As for recent updates to your DNS zone, you can check that at the same place you would have made the changes. If you are using a third-party DNS provider, you wouldn’t be able to check them at your registrar, but would have to check in your DNS provider’s interface.

If your DNS nameservers are at your registrar, though, you can check your records from your registrar’s DNS interface.

How to check your DNS records at Gandi

If you’re not seeing these records reflected when you try to navigate to your website, be sure to pay attention to what the TTL is set for. This can give you a clue as to whether the problem is related to an old record still being stored in a cache.

How do I check my DNS on the web?

DNS lookup tools

When looking for options on the web for checking your website’s DNS, it’s important to distinguish between the two sides of the DNS coin — that is, the nameservers which hold the information about a domain’s DNS zone, and the “resolution” side, that queries and stores DNS records for use.

If you just do a search engine search for “What’s my DNS?” you might come up with the wrong one, depending on what you’re looking for. If you’re looking for what your domain name’s DNS is, don’t try to look that up with a tool that tells you the DNS your computer is using to access the internet.

Look for website tools like DNSchecker.org, that allow you to search for the nameservers or any type of record if you provide the domain name you want to look up.

You might have better luck looking for these services by looking for “DNS lookup” tools.

While it uses the term “propagation” to describe its tool, whatsmydns.net provides a useful tool for checking your DNS records against multiple DNS servers from various Internet service providers around the world.

You just need to enter your domain name, and indicate the record type you want to check. You’ll see a world map that shows which nameservers located around the world have your most up-to-date records as well as


Another way to look up specifically the nameservers used for a domain name is by using an online Whois lookup tool, like Gandi’s whois look up tool or ICANN’s lookup tool. ICANN, or the Internet Corporation for Assigned Names and Numbers, is the organization in charge of coordinating the entire Domain Name System, so they can be a trusted third-party source when in doubt.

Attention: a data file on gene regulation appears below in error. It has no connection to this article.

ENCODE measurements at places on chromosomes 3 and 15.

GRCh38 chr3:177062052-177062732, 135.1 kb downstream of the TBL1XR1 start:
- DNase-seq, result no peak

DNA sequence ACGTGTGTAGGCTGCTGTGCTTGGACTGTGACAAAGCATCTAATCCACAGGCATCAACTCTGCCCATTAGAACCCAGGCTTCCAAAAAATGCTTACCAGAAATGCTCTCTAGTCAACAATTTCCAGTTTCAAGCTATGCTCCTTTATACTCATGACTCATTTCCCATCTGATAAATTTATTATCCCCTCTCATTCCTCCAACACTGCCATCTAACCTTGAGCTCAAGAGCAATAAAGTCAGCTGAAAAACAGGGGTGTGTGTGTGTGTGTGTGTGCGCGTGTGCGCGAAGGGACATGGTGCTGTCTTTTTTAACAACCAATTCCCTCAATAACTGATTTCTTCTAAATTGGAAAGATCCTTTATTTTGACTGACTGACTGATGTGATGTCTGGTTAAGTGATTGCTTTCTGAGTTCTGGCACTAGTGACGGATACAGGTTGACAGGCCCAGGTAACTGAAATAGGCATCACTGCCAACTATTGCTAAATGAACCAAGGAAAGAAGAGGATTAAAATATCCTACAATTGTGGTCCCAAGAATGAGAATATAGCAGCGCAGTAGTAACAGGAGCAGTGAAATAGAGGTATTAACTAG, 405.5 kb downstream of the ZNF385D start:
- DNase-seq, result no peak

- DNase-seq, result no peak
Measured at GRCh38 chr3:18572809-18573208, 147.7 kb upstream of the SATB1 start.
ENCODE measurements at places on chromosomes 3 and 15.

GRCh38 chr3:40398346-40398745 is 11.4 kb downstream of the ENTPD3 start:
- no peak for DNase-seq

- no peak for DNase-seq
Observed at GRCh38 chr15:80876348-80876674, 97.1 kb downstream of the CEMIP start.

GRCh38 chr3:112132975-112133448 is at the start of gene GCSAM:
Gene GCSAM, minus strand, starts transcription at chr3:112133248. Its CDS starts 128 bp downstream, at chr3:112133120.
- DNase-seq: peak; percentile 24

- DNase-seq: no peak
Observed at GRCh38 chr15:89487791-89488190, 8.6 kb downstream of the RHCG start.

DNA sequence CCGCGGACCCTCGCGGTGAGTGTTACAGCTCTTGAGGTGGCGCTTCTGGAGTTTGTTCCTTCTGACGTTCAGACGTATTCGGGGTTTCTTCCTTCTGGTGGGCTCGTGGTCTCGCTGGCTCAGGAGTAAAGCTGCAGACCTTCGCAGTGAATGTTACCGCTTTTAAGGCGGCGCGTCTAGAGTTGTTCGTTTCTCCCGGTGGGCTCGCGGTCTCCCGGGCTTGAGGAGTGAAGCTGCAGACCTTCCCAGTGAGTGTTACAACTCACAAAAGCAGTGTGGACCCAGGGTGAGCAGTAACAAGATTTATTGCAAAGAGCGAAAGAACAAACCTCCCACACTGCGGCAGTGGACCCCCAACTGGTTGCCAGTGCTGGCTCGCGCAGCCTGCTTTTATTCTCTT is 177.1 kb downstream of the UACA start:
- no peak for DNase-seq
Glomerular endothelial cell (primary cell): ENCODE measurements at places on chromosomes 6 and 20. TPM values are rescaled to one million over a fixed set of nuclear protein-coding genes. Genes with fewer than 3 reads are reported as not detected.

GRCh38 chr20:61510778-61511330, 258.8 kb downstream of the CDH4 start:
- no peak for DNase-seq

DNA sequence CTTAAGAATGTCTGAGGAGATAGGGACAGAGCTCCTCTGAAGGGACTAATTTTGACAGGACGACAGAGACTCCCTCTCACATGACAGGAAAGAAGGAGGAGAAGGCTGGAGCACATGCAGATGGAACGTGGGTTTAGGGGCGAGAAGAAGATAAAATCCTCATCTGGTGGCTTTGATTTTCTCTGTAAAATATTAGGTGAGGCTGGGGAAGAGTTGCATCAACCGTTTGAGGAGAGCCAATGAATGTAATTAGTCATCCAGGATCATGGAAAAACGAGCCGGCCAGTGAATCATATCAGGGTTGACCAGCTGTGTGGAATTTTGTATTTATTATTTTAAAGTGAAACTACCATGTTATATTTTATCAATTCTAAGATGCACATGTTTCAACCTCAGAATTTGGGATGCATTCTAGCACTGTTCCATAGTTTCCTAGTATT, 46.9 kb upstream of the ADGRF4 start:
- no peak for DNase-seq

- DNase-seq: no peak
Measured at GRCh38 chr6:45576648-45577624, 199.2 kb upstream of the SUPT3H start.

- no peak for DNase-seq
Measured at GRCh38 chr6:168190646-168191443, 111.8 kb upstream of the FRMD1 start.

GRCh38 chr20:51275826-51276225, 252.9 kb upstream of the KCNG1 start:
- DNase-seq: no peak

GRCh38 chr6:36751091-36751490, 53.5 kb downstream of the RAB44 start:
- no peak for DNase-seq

How do I check my DNS from a terminal?

A final option for checking your DNS is in a Terminal window, or a command line.

There are three main DNS lookup commands you can use:


The most detailed and versatile of these is dig. With dig if you don’t just want to know where the domain itself points to (i.e. the IP address of the website), you should specify which record you want. For example, if you want to see the records used by the domain name example.com for email, you would type:

dig mx example.com

Since MX records are the ones used for linking a domain name to an email service. That means, if you want to check a domain name’s nameservers you would need to add ‘ns’ to your query, like this:

dig ns example.com

Dig answers are long and sometimes intimidating to read, though, so if you want just a list of the nameservers, you can do this:

dig +short ns example.com

So with dig you can actually check whether a particular DNS record is available from the DNS resolver you’re using OR you can check what nameservers your domain uses.

You can use host to do what dig does by itself and by adding ‘mx,’ and get results like these:

$ host example.com
example.com has address
example.com has IPv6 address 2606:2800:220:1:248:1893:25c8:1946
example.com mail is handled by 0 .

Which are a bit more readable than evendig +short results. You can’t however use host to look up the nameservers (or NS records). For that, you can use nslookup, though.

However, nslookup will only give you IP addresses, not the names of the namservers. That makes dig ns your best option, or dig +short ns if you want the most concise answer.

Checking your DNS

Knowing how to check your domain’s DNS is essential for being able to manage your domain name and the services that you associate to it. We’ve taken an in-depth look at how to check your domain’s DNS, but there is one other way in which to check your DNS which we haven’t covered: checking the DNS that your computer is using to reach the internet.

For this, we recommend checking your computer’s DNS settings (depending on your operating system, these are in the network settings for your computer). Otherwise, you can also use online tools or your command line to check.

DNS is a system at the center of the functioning of the internet, and so knowing how to know exactly where you or your domain is in that system is tremendously valuable.